Q: I’m 32 years old. My doctor has said I have metabolic syndrome and could develop diabetes in the future. Could you give me more information on this?

Metabolic syndrome is not a specific disease so much as it is a group of conditions that often appear together. Generally, metabolic syndrome, often referred to as ‘Syndrome X’, indicates the combinations of hypertension (high blood pressure), high lipid levels (blood fat like LDL cholesterol, triglycerides), central obesity (especially around the abdomen) and some form of insulin resistance (loss of normal insulin sensitivity, implying that tissues such as liver, muscle and fat cells do not respond normally to insulin leading to glucose intolerance).

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The term metabolic syndrome has grown in importance as the global obesity and diabetes epidemic has become apparent. People who carry more weight around the waist and abdomen are apple-shaped (otherwise called central obesity). Apple-shaped people are more likely to have blood vessel damage, heart disease, high blood fat levels, insulin resistance (glucose intolerance) and poor blood glucose control.

People who carry more weight on the hips and thighs are pear-shaped and are less likely to have these problems.

Metabolic syndrome is very common and may affect as much as 25 per cent of the middle-aged population. The older you get, the more likely you are to develop the conditions that make up metabolic syndrome. Insulin resistance is believed to be a key component of this syndrome and to a number of metabolically unfavourable changes. All these factors have adverse cardio vascular (heart and blood vessels) association and many are closely inter-related.

The clinical features of the syndrome are insulin resistance (glucose intolerance), central abdomen obesity, dyslipidaemia (abnormal blood fat levels), increased blood pressure, microalbuminuria (albumin appearing in small quantities in urine), gout/hyperuricemia (high uric acid in the blood) and non-alcoholic fatty liver disease, among others. People with this combination of risk factors run a much higher risk of developing diabetes, heart disease and stroke.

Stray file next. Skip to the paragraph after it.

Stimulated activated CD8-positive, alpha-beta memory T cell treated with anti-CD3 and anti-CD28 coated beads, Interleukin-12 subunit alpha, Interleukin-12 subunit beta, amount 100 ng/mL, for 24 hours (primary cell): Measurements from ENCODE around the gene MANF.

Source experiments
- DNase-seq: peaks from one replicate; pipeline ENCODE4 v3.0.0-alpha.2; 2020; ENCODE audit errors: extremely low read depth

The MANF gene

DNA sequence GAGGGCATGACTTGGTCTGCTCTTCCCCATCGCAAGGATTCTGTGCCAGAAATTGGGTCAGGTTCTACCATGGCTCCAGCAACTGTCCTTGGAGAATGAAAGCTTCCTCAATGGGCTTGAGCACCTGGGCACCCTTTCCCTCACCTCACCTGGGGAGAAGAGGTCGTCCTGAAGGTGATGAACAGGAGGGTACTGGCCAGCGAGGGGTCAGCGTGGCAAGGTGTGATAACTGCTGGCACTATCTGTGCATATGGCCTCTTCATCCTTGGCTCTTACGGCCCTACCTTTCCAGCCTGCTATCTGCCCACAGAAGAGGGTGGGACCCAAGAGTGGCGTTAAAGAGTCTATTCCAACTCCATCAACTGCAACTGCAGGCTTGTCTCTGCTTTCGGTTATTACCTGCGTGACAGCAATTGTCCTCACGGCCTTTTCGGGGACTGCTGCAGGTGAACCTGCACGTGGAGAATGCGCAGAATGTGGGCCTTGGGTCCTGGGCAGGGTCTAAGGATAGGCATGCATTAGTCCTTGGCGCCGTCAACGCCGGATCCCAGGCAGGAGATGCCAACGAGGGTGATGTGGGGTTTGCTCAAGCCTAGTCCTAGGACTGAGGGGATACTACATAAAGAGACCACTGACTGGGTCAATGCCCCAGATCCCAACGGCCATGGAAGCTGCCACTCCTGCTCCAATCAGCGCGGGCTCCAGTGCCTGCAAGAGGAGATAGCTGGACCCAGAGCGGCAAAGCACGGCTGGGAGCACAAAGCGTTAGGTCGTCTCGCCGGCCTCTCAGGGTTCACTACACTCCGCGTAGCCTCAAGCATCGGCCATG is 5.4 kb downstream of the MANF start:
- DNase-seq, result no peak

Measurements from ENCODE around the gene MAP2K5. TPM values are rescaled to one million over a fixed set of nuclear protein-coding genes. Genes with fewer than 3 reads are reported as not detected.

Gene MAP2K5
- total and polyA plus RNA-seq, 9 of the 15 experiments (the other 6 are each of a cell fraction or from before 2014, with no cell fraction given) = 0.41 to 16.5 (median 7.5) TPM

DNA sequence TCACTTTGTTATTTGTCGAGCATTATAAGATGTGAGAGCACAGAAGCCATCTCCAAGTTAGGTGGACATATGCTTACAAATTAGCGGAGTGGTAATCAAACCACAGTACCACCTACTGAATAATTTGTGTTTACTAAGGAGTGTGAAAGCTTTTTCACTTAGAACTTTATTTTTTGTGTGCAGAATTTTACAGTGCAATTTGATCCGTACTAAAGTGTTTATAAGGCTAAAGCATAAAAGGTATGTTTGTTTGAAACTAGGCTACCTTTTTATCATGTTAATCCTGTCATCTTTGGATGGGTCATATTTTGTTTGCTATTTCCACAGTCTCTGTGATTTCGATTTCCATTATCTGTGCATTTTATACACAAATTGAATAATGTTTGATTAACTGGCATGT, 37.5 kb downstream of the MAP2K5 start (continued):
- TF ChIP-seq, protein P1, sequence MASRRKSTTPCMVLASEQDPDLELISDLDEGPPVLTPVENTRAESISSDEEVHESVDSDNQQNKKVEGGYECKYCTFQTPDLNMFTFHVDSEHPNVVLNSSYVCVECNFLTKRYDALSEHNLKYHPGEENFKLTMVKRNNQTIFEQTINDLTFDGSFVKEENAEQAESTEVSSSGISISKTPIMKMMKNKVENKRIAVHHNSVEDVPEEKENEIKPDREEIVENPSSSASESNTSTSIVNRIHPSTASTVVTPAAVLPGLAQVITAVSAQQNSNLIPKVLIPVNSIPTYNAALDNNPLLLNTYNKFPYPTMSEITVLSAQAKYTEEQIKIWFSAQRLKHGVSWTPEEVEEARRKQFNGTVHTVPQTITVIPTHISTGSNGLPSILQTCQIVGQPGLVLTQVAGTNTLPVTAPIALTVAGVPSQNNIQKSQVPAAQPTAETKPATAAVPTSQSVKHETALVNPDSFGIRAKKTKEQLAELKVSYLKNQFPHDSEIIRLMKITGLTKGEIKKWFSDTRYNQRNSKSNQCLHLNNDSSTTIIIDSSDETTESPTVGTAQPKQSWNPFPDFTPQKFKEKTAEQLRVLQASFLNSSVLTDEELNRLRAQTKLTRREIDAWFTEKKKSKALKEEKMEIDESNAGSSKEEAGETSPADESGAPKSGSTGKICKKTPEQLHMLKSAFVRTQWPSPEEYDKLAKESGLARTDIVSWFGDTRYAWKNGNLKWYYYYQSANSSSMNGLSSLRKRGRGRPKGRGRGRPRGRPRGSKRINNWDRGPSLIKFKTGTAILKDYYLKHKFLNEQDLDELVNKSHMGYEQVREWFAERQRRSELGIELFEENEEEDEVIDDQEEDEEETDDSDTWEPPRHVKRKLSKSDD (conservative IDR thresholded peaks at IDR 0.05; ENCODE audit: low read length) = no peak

The focus of treatment will be on treating the underlying problems that are causing the conditions to appear – usually poor diet and lack of exercise, both leading to obesity. The ideal plan includes exercise, healthy meal plan with less cholesterol and more fibre, smoking cessation (quitting smoking), blood pressure (hypertension) medication (if needed) and diabetes medication (if needed).

Because obesity is thought to be the main factor contributing to metabolic syndrome, losing weight will be the focus of treatment. Losing just a few kilos can have a dramatic effect on your health.

Keep in mind that having metabolic syndrome puts you at a greater risk of heart disease, heart attack and stroke; but it does not necessarily mean you will develop heart problems. With exercise and good diet, you can do a lot to counter the negative effect of metabolic syndrome.

Dr Asok Cheriyan is specialist diabetologist and general practitioner at Al Waha Clinic, Dubai. Got a problem? Our fantastic panel of renowned experts is available to answer all your questions related to fashion, well-being, nutrition, finance and hypnotherapy. Email your queries to friday@gulfnews.com.